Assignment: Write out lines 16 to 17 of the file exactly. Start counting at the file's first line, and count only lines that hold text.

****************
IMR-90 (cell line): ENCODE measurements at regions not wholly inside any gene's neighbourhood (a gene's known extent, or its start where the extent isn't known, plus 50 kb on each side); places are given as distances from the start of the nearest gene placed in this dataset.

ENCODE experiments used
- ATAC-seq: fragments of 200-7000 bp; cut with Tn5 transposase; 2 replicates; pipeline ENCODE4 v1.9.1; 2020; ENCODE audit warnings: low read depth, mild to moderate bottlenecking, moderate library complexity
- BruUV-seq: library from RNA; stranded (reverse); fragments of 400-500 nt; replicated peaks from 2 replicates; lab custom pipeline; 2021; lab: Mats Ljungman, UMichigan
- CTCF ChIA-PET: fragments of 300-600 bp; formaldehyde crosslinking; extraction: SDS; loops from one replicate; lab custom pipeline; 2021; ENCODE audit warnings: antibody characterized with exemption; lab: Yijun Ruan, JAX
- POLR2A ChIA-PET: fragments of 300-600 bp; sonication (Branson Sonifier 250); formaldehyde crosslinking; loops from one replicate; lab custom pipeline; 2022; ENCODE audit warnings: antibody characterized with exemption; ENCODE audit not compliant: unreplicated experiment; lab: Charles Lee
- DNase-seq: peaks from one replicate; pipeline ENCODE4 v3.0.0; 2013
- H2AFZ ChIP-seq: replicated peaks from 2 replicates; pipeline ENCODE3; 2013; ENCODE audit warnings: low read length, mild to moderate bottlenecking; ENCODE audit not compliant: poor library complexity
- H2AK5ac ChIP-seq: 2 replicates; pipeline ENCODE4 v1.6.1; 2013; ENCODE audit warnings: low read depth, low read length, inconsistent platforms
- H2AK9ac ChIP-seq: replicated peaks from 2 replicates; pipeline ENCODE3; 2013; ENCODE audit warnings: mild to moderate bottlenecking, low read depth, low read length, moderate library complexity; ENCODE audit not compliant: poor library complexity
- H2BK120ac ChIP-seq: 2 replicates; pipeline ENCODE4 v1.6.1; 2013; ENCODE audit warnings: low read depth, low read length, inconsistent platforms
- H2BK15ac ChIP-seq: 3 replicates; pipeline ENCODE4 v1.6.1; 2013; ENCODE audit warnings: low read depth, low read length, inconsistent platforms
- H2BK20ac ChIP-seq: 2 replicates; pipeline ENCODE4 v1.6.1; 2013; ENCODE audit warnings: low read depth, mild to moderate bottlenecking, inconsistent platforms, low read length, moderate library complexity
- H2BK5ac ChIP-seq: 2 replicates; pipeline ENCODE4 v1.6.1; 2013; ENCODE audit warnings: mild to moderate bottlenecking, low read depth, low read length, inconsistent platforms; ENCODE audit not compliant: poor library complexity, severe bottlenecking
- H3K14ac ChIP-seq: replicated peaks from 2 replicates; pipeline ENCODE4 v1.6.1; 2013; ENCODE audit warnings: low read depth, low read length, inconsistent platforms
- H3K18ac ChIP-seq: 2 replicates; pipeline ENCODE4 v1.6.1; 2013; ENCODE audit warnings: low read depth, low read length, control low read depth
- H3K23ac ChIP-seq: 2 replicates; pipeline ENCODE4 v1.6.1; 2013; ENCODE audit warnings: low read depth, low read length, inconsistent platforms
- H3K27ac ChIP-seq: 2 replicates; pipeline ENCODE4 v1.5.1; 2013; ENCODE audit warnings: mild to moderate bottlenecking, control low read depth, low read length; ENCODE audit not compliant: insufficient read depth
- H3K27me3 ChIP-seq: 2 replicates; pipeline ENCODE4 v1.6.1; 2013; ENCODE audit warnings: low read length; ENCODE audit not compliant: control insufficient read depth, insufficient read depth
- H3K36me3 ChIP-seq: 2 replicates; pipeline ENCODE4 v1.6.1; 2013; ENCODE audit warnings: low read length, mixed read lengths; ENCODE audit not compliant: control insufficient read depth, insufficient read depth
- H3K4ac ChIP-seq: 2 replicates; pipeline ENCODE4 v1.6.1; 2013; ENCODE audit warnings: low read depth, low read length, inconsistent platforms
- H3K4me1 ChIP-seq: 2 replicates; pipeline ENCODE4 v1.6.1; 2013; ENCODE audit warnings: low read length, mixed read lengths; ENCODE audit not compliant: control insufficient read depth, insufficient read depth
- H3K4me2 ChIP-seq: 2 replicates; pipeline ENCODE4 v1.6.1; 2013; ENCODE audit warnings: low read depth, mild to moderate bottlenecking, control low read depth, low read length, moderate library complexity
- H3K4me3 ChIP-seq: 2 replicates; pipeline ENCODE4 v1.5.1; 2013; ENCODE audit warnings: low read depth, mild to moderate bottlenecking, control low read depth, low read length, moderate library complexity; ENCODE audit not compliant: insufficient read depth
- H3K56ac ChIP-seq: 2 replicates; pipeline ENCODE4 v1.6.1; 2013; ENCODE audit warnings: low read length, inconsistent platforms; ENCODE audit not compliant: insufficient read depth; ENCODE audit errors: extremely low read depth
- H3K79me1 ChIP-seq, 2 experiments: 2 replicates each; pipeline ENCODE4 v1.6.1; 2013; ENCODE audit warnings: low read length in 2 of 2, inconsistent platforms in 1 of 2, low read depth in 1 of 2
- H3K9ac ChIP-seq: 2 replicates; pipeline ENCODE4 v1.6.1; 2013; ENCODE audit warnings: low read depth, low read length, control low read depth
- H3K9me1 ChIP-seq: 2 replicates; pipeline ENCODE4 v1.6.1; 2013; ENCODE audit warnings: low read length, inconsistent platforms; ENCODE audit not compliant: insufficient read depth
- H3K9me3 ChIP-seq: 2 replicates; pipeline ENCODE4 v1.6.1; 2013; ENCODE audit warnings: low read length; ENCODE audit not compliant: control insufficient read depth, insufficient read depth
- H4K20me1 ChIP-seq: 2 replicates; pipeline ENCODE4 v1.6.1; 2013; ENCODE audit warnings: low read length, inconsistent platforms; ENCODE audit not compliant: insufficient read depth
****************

- H3K18ac ChIP-seq: 2 replicates; pipeline ENCODE4 v1.6.1; 2013; ENCODE audit warnings: low read depth, low read length, control low read depth
- H3K23ac ChIP-seq: 2 replicates; pipeline ENCODE4 v1.6.1; 2013; ENCODE audit warnings: low read depth, low read length, inconsistent platforms